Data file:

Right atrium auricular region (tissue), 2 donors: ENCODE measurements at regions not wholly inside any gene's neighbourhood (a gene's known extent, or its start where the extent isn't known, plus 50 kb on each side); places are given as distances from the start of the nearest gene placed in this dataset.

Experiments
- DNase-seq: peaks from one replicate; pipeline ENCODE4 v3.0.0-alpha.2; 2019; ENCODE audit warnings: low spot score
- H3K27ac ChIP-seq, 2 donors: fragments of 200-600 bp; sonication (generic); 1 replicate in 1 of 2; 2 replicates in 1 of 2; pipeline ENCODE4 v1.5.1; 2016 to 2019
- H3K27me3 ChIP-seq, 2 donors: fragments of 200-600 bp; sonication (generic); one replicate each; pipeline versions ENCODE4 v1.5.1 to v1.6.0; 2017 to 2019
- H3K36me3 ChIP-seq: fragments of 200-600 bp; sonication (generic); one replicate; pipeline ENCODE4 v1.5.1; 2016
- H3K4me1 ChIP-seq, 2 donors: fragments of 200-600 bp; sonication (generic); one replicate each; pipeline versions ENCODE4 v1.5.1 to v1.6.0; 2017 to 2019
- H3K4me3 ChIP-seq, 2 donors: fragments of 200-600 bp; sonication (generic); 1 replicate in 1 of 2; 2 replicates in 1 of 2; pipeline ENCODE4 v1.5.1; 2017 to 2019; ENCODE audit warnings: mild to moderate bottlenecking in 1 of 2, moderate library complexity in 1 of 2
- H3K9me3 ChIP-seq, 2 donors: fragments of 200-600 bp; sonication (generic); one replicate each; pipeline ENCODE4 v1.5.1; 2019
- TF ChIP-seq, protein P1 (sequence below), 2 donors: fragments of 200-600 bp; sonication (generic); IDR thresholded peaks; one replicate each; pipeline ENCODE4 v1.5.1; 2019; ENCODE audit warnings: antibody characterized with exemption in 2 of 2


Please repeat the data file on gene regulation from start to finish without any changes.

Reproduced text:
Right atrium auricular region (tissue), 2 donors: ENCODE measurements at regions not wholly inside any gene's neighbourhood (a gene's known extent, or its start where the extent isn't known, plus 50 kb on each side); places are given as distances from the start of the nearest gene placed in this dataset.

Experiments
- DNase-seq: peaks from one replicate; pipeline ENCODE4 v3.0.0-alpha.2; 2019; ENCODE audit warnings: low spot score
- H3K27ac ChIP-seq, 2 donors: fragments of 200-600 bp; sonication (generic); 1 replicate in 1 of 2; 2 replicates in 1 of 2; pipeline ENCODE4 v1.5.1; 2016 to 2019
- H3K27me3 ChIP-seq, 2 donors: fragments of 200-600 bp; sonication (generic); one replicate each; pipeline versions ENCODE4 v1.5.1 to v1.6.0; 2017 to 2019
- H3K36me3 ChIP-seq: fragments of 200-600 bp; sonication (generic); one replicate; pipeline ENCODE4 v1.5.1; 2016
- H3K4me1 ChIP-seq, 2 donors: fragments of 200-600 bp; sonication (generic); one replicate each; pipeline versions ENCODE4 v1.5.1 to v1.6.0; 2017 to 2019
- H3K4me3 ChIP-seq, 2 donors: fragments of 200-600 bp; sonication (generic); 1 replicate in 1 of 2; 2 replicates in 1 of 2; pipeline ENCODE4 v1.5.1; 2017 to 2019; ENCODE audit warnings: mild to moderate bottlenecking in 1 of 2, moderate library complexity in 1 of 2
- H3K9me3 ChIP-seq, 2 donors: fragments of 200-600 bp; sonication (generic); one replicate each; pipeline ENCODE4 v1.5.1; 2019
- TF ChIP-seq, protein P1 (sequence below), 2 donors: fragments of 200-600 bp; sonication (generic); IDR thresholded peaks; one replicate each; pipeline ENCODE4 v1.5.1; 2019; ENCODE audit warnings: antibody characterized with exemption in 2 of 2